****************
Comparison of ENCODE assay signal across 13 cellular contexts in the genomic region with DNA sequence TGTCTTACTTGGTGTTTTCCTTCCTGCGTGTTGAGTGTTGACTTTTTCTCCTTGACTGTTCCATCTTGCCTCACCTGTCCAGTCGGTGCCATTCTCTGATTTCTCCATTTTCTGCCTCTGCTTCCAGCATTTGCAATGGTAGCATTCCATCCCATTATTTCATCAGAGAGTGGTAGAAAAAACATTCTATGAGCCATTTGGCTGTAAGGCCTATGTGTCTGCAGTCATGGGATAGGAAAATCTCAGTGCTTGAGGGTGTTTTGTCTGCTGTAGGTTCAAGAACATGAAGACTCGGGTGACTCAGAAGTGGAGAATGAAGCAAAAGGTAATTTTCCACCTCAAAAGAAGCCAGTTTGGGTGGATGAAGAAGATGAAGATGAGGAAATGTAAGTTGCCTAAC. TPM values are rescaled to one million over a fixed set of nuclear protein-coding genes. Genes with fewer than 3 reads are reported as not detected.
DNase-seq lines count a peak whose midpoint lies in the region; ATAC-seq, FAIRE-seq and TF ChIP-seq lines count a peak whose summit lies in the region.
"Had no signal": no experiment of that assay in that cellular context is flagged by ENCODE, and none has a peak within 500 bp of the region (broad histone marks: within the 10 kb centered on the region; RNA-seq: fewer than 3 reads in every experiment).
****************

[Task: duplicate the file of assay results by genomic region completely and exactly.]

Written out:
Comparison of ENCODE assay signal across 13 cellular contexts in the genomic region with DNA sequence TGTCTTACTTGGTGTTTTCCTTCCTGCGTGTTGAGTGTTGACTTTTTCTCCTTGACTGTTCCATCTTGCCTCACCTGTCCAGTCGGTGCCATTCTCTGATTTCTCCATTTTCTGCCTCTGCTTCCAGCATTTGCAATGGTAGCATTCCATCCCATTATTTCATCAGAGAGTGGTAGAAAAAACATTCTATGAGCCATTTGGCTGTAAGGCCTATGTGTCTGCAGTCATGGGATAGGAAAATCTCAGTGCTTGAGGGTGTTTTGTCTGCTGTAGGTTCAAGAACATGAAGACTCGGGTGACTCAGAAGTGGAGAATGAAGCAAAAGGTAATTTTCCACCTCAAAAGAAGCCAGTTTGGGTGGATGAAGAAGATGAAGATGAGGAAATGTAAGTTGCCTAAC. TPM values are rescaled to one million over a fixed set of nuclear protein-coding genes. Genes with fewer than 3 reads are reported as not detected.
DNase-seq lines count a peak whose midpoint lies in the region; ATAC-seq, FAIRE-seq and TF ChIP-seq lines count a peak whose summit lies in the region.
"Had no signal": no experiment of that assay in that cellular context is flagged by ENCODE, and none has a peak within 500 bp of the region (broad histone marks: within the 10 kb centered on the region; RNA-seq: fewer than 3 reads in every experiment).